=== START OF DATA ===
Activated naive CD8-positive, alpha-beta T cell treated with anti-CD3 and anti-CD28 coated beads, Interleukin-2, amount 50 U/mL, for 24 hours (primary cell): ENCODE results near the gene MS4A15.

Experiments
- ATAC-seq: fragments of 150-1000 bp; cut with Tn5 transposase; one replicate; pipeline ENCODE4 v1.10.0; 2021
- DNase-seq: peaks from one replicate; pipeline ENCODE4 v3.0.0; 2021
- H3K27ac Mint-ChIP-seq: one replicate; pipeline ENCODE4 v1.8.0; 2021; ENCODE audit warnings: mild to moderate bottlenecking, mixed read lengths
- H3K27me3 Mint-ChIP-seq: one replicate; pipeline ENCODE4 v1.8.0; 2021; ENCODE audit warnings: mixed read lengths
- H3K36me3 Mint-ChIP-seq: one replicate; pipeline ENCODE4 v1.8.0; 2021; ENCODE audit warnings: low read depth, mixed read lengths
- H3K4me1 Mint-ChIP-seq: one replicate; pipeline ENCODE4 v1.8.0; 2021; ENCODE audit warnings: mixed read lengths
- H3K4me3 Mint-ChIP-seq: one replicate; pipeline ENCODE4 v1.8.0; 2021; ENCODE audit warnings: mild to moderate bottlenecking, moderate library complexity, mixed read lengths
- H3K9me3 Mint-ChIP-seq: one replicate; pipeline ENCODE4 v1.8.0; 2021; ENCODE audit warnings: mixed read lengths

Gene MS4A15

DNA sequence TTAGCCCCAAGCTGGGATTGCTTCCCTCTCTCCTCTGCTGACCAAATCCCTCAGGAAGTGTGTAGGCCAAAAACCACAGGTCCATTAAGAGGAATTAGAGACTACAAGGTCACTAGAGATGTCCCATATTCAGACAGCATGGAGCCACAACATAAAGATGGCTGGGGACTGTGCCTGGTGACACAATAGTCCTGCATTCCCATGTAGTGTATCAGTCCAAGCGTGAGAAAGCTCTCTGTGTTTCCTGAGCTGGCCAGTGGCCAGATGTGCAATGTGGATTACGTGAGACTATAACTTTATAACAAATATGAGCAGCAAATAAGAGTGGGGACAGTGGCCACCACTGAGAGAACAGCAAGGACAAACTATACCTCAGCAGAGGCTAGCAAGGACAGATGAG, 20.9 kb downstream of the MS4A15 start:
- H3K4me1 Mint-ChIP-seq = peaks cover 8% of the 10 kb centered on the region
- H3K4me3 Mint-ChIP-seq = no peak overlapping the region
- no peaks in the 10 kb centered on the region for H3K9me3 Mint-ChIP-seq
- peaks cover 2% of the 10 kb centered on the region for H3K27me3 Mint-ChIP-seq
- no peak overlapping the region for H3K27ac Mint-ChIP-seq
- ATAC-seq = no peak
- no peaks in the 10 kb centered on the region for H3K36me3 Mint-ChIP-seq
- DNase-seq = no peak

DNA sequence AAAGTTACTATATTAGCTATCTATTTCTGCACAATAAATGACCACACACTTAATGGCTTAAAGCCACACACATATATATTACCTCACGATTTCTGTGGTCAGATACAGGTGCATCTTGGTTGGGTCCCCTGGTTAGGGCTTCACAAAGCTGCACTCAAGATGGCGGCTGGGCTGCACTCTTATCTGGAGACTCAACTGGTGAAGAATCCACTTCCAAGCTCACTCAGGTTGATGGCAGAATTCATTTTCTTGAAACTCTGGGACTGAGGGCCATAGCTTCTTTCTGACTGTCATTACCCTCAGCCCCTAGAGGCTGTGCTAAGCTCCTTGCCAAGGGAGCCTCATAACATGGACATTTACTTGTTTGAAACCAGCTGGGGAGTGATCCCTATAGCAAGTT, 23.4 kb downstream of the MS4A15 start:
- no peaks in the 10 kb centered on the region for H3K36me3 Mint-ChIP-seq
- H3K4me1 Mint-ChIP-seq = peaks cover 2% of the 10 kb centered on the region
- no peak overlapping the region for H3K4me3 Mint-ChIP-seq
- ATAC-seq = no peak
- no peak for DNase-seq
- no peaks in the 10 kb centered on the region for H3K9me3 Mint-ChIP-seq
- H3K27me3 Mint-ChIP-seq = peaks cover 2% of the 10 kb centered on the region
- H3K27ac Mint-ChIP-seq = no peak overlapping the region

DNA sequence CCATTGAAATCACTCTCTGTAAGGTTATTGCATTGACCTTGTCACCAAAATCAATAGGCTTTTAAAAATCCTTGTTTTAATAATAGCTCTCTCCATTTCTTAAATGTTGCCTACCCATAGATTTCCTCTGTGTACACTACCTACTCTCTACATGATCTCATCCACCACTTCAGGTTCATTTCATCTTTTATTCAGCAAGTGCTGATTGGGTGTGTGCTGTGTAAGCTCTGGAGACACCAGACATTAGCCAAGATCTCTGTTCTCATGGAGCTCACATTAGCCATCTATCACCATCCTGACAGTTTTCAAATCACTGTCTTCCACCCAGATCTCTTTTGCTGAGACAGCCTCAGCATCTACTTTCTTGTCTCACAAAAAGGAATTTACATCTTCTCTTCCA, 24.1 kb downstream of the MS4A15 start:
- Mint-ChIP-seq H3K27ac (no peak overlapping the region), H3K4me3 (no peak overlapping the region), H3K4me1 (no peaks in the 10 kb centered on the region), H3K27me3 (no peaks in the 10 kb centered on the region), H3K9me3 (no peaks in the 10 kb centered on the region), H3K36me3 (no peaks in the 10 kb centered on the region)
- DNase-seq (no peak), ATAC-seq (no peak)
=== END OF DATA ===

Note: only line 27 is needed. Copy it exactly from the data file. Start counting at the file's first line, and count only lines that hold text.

- no peaks in the 10 kb centered on the region for H3K9me3 Mint-ChIP-seq